Today we present another guest post, this one from museum intern Meg Bunke ’14. Meg began working at the museum this summer and together with Alex has delved deeply into the Ekblaw collection. Here she reflects on some of what she has gleaned from her work.
The Man Behind the Journals by Meg Bunke, ’14
In the time I have spent going through Elmer Ekblaw’s artifacts and reading his journals this summer, I have come to feel as if I know him personally. Many of his letters and items hold a happy connection for me because they refer to my hometown of Worcester, Massachusetts, where Ekblaw lived and taught at Clark University for many years. His pair of nifty foldable glasses, made by opticians in Worcester, were small enough to take along on the expedition. Among his books was one checked out from the Worcester Public Library, which the museum curator recently returned to them––many years overdue!
I appreciate Ekblaw’s meticulous records about the rocks, birds, plants, and geography of Ellesmere Island, not only for the information he collected but also for the candor and humor that comes through in his writing. Some of his scientific entries are aesthetically beautiful, like this schematic of the location of various plants, each marked by a number:
His sometimes-playful writing demonstrates a childlike excitement in his Arctic experiences. Ekblaw revels in building his first cairn on a sledging expedition along Canon Fjord in April 1915. He proudly announces that it makes him feel “like a real explorer!”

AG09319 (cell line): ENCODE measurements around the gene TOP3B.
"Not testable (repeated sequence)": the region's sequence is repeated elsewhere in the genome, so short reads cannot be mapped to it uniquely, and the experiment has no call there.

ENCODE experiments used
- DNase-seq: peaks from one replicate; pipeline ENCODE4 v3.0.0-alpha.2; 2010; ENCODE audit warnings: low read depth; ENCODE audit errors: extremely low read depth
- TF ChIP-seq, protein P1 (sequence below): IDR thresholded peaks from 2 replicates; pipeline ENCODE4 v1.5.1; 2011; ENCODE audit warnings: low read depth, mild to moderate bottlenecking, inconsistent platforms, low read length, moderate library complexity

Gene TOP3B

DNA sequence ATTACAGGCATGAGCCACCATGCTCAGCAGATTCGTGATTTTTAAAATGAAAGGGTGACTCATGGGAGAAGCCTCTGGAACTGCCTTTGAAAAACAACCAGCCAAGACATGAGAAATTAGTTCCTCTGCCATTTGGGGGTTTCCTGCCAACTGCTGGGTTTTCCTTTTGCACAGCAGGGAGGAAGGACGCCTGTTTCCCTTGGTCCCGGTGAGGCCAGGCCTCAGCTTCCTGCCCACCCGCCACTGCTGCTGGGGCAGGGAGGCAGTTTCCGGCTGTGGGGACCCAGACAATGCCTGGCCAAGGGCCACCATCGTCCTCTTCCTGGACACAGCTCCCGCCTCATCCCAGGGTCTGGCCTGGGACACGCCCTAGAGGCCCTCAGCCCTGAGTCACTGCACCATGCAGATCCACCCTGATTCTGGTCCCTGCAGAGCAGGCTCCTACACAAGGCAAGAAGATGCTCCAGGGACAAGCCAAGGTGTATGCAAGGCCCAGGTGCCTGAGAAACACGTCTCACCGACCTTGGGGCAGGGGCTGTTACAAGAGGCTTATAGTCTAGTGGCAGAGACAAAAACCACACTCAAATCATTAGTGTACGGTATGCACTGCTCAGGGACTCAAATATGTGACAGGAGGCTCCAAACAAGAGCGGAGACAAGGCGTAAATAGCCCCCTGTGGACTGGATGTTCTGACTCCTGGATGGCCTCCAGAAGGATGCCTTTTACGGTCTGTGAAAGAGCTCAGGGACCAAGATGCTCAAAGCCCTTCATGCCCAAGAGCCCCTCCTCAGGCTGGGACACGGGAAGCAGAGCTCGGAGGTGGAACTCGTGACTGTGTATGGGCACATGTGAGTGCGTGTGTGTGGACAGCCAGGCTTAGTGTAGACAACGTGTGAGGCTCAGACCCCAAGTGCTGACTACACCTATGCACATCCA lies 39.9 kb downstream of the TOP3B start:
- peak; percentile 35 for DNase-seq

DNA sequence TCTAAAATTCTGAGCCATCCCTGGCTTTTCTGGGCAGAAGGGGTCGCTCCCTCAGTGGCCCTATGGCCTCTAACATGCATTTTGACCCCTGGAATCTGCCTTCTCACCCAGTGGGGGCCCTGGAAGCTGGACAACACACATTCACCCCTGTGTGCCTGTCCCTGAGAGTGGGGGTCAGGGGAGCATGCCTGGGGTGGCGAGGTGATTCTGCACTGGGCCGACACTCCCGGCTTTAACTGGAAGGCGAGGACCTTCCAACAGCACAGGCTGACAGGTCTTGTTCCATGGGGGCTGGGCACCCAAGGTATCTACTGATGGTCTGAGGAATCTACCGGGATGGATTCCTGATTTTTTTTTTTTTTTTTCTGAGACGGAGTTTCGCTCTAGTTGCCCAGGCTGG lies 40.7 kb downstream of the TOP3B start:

His commentary about interactions with other crew members or with his dogs add humor to his journals, as in this excerpt from January 3rd, 1917:
“Knud Rasmussen and Neheteslasook slept in our tent this night, disturbing our domestic arrangement very much. There is no sleeping in the tent that K. R. occupies for he talks all the time.”
In another journal, he tells a sad story about an eider duck he observed while going for a walk along a fjord. The “young king eider had waddled from one iceberg pool to another in search of open water. When we found him he was so nearly fatigued that when we tried to catch him, he dived under the ice and was unable to get back and so drowned.”
The Crocker Land trip may have lasted much longer than Elmer Ekblaw expected, but his writing reveals sustained enthusiasm for his endeavors. His tales of everyday experiences in the Arctic are funny and touching, and his excitement over his first Arctic voyage is contagious.